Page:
Now that I committed to a hosted setup, I felt like I need to deliver quality content. Because this would reflect towards me and my own identity. Which was not the effect I was looking for. What I really wanted was to just write my thoughts down for my future self mostly.

Subconsciously, I was also planning about doing all kinds of stuff like separating the blog with my future personal profile. For example, my blog would be at, personal website at, side-learning stuff would be at I guess those unconverted to-do tasks that kept looming at the back of my mind also added to the cognitive burden already building up.

I just wanted to write a blog.

I rant. The last time I thought WordPress would slow me down. So I decided to host my own Ghost platform. I was wrong. Let the ‘I told you so’ from my friends and colleagues commence.

My move to hosted Ghost was probably just a way for me to scratch my own itch of setting up a hosted AWS environment so I could tell my friends, hey my blog is hosted at AWS. That’s my lame excuse.

I will rule the world with WordPress.

My world. Like I mentioned earlier, I will write a blog for my future self. Hopefully, there will be a time when I am searching for stuff, I will come across my own. And then I will be my own savior. My own kingdom where I rule over just myself. It’s going to be sweet. And if somebody else comes across anything useful I post here, that’s just going to be the cherry on the cake.

Why I’m Leaving WordPress for Ghost

This was originally published at my new blog here

WordPress is so awesome. It has tons of resources and contributors from its very large community. From themes to plug-ins, free and paid, you will have no problems finding what you need.

Its Success becomes its Downfall

WordPress has grown into something else. It has evolved from a blogging platform, into a CMS, and then into whatever it is now. People are doing all kinds of stuff with it. That kind of success attracts malicious folks. If you host your own wordpress site, you better be updating it once every path comes up.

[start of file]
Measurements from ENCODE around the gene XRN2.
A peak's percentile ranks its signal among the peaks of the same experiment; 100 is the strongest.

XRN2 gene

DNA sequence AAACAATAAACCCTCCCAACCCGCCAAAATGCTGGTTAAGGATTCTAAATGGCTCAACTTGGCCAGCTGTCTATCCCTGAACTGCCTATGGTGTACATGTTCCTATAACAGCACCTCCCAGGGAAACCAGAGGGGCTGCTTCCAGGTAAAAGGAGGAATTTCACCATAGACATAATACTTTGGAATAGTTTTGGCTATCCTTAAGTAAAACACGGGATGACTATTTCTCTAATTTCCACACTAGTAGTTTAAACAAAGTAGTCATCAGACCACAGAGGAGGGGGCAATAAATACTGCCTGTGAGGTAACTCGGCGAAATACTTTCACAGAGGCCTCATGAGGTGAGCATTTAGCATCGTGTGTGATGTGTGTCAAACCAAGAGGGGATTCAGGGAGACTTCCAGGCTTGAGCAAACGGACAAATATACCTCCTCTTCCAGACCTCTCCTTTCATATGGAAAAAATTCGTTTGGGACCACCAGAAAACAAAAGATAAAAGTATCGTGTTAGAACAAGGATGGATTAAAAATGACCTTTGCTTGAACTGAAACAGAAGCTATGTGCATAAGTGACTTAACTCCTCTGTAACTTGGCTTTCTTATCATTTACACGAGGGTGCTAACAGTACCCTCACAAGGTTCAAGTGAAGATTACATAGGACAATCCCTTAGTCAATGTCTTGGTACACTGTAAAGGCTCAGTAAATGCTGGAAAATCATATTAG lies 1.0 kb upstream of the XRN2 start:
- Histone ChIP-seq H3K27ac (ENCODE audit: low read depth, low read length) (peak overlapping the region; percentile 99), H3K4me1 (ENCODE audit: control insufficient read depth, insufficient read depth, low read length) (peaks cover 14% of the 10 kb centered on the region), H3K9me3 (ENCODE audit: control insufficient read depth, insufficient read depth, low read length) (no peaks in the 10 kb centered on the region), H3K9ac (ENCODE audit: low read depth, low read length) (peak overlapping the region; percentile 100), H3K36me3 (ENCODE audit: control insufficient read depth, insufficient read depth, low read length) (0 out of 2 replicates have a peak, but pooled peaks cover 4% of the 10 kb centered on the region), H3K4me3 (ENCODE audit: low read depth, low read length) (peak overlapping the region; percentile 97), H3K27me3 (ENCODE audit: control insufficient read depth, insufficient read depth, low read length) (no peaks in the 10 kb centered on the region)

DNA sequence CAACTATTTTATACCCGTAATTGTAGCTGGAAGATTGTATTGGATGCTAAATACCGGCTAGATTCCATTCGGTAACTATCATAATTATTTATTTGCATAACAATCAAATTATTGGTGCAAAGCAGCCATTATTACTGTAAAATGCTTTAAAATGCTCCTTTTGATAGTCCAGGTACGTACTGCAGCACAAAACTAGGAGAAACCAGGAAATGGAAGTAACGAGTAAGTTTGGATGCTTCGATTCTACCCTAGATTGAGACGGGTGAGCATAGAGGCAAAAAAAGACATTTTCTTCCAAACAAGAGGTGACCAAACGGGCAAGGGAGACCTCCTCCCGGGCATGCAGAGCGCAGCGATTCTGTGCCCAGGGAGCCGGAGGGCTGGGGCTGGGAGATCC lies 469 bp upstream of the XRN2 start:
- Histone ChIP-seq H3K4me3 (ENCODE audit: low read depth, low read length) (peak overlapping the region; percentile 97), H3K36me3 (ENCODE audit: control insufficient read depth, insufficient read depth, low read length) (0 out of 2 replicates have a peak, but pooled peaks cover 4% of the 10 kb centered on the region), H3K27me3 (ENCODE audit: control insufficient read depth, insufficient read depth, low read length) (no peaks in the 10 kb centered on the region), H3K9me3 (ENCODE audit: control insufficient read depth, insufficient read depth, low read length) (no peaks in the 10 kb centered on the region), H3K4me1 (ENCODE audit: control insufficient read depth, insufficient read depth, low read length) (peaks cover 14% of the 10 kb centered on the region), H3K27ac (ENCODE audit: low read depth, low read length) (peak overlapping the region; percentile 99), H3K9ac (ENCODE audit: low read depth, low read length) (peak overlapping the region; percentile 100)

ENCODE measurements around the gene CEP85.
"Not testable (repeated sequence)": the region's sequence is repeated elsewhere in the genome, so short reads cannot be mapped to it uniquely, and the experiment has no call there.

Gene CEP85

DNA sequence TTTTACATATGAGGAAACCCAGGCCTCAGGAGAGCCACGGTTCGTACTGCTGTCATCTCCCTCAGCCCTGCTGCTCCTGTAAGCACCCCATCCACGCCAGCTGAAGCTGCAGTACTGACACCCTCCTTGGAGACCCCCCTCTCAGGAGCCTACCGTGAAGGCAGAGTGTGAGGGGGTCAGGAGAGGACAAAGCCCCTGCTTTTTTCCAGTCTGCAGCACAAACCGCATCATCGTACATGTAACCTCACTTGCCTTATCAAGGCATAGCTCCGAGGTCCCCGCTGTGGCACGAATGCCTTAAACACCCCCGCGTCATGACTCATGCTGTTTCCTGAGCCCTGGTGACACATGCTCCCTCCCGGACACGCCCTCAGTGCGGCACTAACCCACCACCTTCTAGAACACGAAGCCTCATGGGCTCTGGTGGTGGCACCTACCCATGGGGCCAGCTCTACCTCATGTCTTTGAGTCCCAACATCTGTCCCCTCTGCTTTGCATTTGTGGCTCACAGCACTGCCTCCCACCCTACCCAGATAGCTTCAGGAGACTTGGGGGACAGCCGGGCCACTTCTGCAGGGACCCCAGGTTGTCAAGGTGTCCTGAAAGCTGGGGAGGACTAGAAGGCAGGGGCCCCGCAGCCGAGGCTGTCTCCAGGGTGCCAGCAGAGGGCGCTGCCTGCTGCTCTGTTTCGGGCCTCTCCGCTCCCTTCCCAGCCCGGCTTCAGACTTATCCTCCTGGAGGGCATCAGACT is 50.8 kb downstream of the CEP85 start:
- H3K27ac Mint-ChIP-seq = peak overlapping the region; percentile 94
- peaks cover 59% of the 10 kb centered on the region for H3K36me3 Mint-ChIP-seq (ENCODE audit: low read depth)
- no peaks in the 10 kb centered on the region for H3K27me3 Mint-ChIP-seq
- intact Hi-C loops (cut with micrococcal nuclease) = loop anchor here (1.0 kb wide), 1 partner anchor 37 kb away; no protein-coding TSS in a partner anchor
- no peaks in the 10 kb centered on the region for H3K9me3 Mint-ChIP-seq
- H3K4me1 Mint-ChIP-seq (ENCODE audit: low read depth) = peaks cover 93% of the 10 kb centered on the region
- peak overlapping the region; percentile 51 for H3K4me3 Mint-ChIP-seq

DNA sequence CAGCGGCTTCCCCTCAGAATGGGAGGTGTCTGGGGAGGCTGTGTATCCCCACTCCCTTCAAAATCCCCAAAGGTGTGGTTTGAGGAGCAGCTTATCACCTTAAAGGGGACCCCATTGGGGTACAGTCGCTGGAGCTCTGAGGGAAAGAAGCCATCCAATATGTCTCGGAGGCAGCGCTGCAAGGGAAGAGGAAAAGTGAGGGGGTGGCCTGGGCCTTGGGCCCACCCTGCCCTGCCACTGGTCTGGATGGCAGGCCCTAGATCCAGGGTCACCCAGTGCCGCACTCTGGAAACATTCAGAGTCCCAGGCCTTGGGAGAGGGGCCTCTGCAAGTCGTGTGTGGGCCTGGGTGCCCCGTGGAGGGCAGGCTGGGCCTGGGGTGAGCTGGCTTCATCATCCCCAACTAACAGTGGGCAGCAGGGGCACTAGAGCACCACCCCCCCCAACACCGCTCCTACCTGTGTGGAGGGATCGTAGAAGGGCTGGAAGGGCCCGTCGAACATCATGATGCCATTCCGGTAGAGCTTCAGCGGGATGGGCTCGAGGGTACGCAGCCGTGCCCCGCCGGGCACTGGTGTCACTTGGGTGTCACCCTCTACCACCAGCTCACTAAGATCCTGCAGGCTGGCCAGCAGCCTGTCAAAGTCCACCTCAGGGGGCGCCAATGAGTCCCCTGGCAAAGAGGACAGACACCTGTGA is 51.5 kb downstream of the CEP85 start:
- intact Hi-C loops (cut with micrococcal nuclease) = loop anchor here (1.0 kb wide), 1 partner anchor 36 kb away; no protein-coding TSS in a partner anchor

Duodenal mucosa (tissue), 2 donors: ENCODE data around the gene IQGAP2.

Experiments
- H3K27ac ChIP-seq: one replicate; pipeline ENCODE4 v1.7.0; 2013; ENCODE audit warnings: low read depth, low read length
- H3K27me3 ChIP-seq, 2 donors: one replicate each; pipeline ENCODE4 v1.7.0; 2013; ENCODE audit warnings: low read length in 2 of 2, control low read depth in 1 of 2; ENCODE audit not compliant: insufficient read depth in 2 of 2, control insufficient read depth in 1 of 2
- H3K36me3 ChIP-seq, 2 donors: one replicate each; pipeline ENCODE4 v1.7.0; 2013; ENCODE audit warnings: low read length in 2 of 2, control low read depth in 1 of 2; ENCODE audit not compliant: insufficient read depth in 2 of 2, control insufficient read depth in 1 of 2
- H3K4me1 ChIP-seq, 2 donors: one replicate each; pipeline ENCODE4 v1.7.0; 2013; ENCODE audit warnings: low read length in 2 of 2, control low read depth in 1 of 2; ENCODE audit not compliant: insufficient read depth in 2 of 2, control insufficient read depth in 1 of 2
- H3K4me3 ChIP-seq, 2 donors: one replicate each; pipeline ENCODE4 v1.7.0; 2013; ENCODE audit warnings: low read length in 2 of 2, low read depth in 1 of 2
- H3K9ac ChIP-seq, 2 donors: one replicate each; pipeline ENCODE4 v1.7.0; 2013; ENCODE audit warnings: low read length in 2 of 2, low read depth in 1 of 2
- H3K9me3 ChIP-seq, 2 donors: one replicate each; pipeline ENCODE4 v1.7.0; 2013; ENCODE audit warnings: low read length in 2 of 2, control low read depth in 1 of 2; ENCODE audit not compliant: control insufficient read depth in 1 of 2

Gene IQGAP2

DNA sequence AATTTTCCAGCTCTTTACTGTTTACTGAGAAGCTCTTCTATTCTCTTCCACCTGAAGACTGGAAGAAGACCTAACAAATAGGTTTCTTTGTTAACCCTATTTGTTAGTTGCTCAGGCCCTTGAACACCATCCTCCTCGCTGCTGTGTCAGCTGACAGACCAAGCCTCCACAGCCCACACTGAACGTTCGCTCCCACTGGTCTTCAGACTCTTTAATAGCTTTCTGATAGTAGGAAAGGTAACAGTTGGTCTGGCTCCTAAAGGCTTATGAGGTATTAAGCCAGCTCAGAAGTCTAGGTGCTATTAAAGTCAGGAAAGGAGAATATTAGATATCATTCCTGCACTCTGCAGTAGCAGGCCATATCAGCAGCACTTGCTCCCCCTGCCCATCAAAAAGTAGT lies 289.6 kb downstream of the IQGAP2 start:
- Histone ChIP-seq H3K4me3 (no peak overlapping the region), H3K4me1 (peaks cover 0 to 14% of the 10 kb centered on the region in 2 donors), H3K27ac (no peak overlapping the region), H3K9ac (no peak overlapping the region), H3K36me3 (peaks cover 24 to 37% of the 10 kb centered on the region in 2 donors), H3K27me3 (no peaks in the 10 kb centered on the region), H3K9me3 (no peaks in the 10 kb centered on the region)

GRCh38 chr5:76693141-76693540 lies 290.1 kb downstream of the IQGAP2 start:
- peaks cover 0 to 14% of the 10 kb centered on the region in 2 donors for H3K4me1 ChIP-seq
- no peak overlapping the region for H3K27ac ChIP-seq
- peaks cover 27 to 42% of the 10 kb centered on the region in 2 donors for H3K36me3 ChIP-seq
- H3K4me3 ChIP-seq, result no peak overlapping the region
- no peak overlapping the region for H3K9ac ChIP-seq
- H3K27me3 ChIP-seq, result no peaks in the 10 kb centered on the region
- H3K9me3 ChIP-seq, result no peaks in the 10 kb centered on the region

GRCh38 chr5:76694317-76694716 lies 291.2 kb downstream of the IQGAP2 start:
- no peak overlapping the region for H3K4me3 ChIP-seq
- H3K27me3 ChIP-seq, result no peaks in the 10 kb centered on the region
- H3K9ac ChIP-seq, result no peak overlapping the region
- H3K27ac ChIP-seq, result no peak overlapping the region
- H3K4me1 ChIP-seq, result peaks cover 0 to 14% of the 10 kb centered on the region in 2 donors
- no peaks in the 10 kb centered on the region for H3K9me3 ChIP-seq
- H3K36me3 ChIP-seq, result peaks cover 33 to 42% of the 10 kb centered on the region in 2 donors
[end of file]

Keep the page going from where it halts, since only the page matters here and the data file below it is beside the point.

Fortunately for me I didn’t host my own so I dont have to deal with security and upgrades. My previous blog was in

I Just Want to Write my Blog

I don’t need all that cruft. I just want to write whats in my mind and be done with it.

WordPress is like a Swiss Army Knife with all the knives out.

Enter Ghost

Initially I wanted to move to a static site generator such as Jekyll or some other shit. But I wanted to try Ghost as well so here we are. And so far, everything is peachy.

Ghost is a blogging platform period. Its dedicated to doing one thing: Publishing.

I’m not completely ignoring Jekyll. If I find benefits to moving to Jekyll or similar over Ghost, maybe I will.

Amazon AWS

I am hosting my new Ghost blog on Amazon AWS. I find it much cheaper than hosting on Azure. Even with my free 100 USD Azure credits that comes along with the company MSDN subscription, I still decided to host on Amazon but that’s another story for some other time. But that might change in the future.

Probably more useful to me than to you but IDC.

ScrapySharp: C# Web Scraping Library

I heard about ScrapySharp in dotnetrocks and I have been meaning to play around with it ever since. It is an excellent open source library for .NET that may have been a port of scrapy.

As for this exercise, I decided to scrape TipidPC (TPC). TPC is an online buy and sell community website for PCs, laptops, computer accessories, and similar gadgets.

My goal is to list all of the new items for sale (IFS) and then do something with those data later on.

When I browse TPC website, there is a button there that allows me to browse the catalog under Items For Sale. Clicking on it redirects me to this page:

This is a list of all items for sale, arranged by most recent first.  Perfect! Just what I need to achieve my goal. Take note of the URL as we will need this later.